The authors thank Armando Gómez-Puyou and Nagamani Balagurusamy for their critical reading of this manuscript and helpful suggestions. Financial support from CONACyT, México is acknowledged (Grant No. 105532 and 128499) to ARD and ATV, respectively. CAD thanks CONACyT for a fellowship.

Author Contributions

Performed the experiments: C.A.D., H.N., and J.C.M. Conceived, designed the experiments and contributed reagents/materials/analysis tools: J.M.S.P., H.N., A.R.D., E.S.C., and A.T.V. Analyzed the data and wrote the paper: C.A.D., E.S.C. and A.T.V.

Conflicts of Interest

The authors declare no conflict of interest.


  1. Emori, T.G.; Gaynes, R.P. An overview of nosocomial infections, including the role of the microbiology laboratory. Clin. Microbiol. Rev. 1993, 6, 428–442. [Google Scholar]
  2. Dickema, D.J.; Pfaller, M.A.; Schmitz, F.J.; Smayevsky, J.; Bell, J.; Jones, R.N.; Beach, M. Survey of infections due to Staphylococcus species: Frequency of occurrence and antimicrobial susceptibility of isolates collected in the United States, Canada, Latin America, Europe, and the Western pacific region for the SENTRY antimicrobial surveillance program, 1997–1999. Clin. Infect. Dis. 2001, 32, S114–S132. [Google Scholar] [CrossRef]
  3. Picao, R.; Sader, H.; Jones, R.; Andrade, S.; Gales, A. Analysis of resistance and vancomycin “reverse creep” in Latin American Staphylococcus aureus: ten-year report of the SENTRY Antimicrobial Surveillance Program (1997–2006). Clin. Microbiol. Infect. 2008, 14, S173. [Google Scholar]
  4. Garza-González, E.; Dowzicky, M.J. Changes in Staphylococcus aureus susceptibility across Latin America between 2004 and 2010. Braz. J. Infect. Dis. 2013, 17, 13–19. [Google Scholar] [CrossRef]
  5. Welsh, K.J.; Skrobarcek, K.A.; Abbott, A.N.; Lewis, C.T.; Kruzel, M.C.; Lewis, E.M.; Gardiner, J.M.; Mohr, J.F.; Armitige, L.Y.; Wanger, A. Predictors of relapse of methicillin-resistant Staphylococcus aureus bacteremia after treatment with vancomycin. J. Clin. Microbiol. 2011, 49, 3669–3672. [Google Scholar] [CrossRef]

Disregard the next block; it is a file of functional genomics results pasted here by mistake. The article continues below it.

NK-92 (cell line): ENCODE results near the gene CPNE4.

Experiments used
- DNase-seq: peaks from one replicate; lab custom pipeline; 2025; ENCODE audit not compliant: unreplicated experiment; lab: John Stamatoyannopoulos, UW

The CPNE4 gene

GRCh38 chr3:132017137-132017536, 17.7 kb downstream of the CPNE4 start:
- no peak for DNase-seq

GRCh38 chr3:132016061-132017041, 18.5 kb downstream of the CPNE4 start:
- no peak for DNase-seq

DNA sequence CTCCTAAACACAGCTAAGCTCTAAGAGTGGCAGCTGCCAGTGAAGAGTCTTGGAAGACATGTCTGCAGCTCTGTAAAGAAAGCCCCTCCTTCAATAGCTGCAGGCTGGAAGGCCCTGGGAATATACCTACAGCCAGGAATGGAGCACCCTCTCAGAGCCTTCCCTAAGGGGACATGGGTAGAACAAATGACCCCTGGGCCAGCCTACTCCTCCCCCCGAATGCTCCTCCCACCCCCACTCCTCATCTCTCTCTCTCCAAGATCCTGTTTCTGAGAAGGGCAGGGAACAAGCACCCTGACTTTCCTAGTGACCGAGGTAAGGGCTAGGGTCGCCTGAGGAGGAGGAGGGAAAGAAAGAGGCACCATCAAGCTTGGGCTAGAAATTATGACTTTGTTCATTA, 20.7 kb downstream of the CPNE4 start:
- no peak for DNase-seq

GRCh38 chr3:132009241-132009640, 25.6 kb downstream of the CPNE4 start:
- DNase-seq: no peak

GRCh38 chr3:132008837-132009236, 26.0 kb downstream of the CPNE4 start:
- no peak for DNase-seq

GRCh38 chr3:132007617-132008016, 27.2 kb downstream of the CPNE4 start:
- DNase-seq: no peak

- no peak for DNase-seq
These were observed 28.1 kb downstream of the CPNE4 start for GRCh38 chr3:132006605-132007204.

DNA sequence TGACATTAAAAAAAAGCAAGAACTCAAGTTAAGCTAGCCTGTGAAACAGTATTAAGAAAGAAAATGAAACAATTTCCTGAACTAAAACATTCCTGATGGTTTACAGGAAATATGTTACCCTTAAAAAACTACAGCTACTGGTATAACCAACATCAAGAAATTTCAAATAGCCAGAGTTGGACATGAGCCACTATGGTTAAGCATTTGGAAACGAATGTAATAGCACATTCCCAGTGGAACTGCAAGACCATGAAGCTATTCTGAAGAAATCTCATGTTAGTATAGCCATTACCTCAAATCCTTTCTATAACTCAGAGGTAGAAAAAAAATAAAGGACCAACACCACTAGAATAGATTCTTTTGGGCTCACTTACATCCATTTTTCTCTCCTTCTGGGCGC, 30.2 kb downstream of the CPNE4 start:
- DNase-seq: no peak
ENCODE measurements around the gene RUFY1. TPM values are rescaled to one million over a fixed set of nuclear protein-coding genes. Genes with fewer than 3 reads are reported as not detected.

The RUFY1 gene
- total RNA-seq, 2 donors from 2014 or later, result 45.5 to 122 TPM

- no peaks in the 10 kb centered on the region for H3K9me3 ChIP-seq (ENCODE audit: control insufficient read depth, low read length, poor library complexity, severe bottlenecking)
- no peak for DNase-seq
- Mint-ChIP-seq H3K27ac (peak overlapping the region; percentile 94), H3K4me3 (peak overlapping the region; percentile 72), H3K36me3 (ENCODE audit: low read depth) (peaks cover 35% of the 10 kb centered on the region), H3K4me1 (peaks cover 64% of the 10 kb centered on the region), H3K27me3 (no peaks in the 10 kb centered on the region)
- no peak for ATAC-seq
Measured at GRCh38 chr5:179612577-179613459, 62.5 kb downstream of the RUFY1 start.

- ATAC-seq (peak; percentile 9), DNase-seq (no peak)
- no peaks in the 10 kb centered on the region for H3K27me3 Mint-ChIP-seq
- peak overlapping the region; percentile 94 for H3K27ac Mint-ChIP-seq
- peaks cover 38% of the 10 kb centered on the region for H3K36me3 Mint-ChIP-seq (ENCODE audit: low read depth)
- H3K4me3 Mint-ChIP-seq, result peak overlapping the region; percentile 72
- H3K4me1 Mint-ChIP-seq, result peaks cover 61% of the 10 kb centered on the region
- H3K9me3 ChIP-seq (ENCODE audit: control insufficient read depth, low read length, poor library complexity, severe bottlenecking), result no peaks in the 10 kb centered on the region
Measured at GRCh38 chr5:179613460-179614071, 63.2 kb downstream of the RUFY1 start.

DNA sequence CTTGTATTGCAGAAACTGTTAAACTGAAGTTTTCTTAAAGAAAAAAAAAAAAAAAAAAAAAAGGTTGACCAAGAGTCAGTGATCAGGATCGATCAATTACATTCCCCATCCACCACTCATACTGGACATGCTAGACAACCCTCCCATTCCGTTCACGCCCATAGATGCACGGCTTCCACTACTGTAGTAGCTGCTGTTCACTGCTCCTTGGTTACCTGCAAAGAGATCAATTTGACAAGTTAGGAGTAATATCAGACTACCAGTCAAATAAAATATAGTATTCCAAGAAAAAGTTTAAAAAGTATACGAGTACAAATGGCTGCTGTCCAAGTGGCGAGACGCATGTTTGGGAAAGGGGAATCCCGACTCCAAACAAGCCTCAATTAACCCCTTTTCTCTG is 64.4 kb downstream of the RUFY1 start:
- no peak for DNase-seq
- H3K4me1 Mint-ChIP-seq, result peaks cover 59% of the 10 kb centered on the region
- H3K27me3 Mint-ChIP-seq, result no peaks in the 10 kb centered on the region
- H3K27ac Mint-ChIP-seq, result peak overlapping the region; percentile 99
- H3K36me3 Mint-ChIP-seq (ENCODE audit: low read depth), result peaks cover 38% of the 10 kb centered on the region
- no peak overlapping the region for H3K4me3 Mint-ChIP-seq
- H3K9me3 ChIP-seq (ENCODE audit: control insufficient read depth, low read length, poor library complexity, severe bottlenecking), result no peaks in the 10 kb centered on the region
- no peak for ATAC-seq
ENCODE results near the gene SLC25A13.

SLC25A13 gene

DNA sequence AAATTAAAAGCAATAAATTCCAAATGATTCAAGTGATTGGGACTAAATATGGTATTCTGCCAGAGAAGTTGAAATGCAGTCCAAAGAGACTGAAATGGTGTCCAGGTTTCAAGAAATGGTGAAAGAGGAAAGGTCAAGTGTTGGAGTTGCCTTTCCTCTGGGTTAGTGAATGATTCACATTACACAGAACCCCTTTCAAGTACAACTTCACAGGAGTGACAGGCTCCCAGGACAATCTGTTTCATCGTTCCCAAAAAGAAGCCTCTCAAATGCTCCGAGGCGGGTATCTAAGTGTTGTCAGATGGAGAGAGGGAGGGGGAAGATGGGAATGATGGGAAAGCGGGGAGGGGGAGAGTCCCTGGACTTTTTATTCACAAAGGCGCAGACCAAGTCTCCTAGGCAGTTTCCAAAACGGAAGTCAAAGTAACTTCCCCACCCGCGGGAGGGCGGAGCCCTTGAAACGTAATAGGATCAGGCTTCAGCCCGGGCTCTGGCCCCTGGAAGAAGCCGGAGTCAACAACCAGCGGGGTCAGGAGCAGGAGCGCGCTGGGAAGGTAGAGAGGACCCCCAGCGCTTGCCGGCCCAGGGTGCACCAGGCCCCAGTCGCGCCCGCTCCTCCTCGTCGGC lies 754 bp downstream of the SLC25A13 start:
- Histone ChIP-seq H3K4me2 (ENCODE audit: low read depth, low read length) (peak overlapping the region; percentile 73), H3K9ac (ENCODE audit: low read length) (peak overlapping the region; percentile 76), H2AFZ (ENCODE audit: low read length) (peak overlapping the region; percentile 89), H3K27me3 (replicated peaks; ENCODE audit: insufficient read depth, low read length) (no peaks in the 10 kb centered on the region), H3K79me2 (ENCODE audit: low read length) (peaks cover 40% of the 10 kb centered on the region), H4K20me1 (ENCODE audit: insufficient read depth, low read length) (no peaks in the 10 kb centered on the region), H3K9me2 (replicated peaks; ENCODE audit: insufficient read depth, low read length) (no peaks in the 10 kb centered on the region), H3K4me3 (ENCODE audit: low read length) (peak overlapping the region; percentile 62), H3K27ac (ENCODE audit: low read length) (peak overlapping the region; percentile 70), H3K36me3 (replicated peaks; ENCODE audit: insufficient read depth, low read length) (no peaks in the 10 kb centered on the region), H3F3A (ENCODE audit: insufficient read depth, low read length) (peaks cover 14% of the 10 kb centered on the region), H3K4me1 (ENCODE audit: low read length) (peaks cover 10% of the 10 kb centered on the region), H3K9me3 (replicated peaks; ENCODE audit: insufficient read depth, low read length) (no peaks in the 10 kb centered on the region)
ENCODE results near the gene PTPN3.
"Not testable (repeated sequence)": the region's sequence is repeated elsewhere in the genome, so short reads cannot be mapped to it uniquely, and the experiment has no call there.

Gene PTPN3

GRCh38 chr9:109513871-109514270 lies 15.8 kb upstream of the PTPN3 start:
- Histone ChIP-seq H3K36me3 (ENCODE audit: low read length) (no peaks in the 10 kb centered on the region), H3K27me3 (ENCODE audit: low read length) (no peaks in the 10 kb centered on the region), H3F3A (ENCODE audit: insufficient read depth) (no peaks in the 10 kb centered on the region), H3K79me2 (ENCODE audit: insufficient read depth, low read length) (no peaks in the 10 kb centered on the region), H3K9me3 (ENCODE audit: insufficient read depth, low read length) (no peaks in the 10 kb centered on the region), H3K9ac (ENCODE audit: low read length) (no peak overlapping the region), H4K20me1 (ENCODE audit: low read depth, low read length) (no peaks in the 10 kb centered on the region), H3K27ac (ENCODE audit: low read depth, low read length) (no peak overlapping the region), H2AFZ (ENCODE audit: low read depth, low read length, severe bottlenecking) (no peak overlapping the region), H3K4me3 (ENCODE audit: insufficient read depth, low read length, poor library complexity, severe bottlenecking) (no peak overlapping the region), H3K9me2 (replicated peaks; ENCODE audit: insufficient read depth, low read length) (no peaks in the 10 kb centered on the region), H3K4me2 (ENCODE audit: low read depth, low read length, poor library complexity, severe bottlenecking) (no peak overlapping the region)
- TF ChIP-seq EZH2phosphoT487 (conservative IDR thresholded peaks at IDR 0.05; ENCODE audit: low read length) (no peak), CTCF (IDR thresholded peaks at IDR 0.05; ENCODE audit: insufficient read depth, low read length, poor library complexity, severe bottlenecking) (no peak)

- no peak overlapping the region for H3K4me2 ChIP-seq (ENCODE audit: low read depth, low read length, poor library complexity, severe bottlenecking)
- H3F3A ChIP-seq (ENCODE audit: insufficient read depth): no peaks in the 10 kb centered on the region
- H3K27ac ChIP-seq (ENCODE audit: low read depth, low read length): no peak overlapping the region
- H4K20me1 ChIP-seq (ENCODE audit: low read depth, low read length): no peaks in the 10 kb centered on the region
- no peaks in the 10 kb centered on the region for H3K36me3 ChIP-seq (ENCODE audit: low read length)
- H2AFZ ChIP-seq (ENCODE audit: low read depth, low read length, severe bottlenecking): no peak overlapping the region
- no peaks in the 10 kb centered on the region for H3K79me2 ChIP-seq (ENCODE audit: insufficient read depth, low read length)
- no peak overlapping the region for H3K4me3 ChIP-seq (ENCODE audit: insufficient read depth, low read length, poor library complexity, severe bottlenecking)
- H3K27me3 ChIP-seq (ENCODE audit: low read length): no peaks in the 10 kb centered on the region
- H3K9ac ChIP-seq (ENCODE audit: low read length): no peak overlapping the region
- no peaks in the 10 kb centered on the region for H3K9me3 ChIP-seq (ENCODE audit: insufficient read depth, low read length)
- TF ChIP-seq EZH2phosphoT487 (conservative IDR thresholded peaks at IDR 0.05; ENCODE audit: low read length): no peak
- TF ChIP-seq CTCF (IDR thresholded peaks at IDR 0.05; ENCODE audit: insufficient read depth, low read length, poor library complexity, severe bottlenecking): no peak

6. Marty, F.M.; Yeh, W.W.; Wennersten, C.B.; Venkataraman, L.; Albano, E.; Alyea, E.P.; Gold, H.S.; Baden, L.R.; Pillai, S.K. Emergence of a clinical daptomycin-resistant Staphylococcus aureus isolate during treatment of methicillin-resistant Staphylococcus aureus bacteremia and osteomyelitis. J. Clin. Microbiol. 2006, 44, 595–597. [Google Scholar] [CrossRef]
  7. Ikeda-Dantsuji, Y.; Hanaki, H.; Nakae, T.; Takesue, Y.; Tomono, K.; Honda, J.; Yanagihara, K.; Mikamo, H.; Fukuchi, K.; Kaku, M.; et al. Emergence of linezolid-resistant mutants in a susceptible-cell population of methicillin-resistant Staphylococcus aureus. Antimicrob. Agents Chemother. 2011, 55, 2466–2468. [Google Scholar] [CrossRef]
  8. Mir, R.; Jallu, S.; Singh, T.P. The shikimate pathway: Review of amino acid sequence, function and three-dimensional structures of the enzymes. Crit. Rev. Microbiol. 2013, 6, 1–18. [Google Scholar]
  9. Kapnick, S.M.; Zhang, Y. New tuberculosis drug development: targeting the shikimate pathway. Expert Opin. Drug Discov. 2008, 3, 565–577. [Google Scholar] [CrossRef]
  10. Parish, T.; Stoker, N.G. The common aromatic amino acid biosynthesis pathway is essential in Mycobacterium tuberculosis. Microbiology 2002, 148, 3069–3077. [Google Scholar]
  11. Han, C.; Hu, T.; Wu, D.; Qu, S.; Zhou, J.; Ding, J.; Shen, X.; Qu, D.; Jiang, H. X-ray crystallographic and enzymatic analyses of shikimate dehydrogenase from Staphylococcus epidermidis. FEBSJ. 2009, 276, 1125–1139. [Google Scholar]
  12. Han, C.; Wang, L.; Yu, K.; Chen, L.; Hu, L.; Chen, K.; Jiang, H.; Shen, X. Biochemical characterization and inhibitor discovery of shikimate dehydrogenase from Helicobacter pylori. FEBS J. 2006, 273, 4682–4692. [Google Scholar]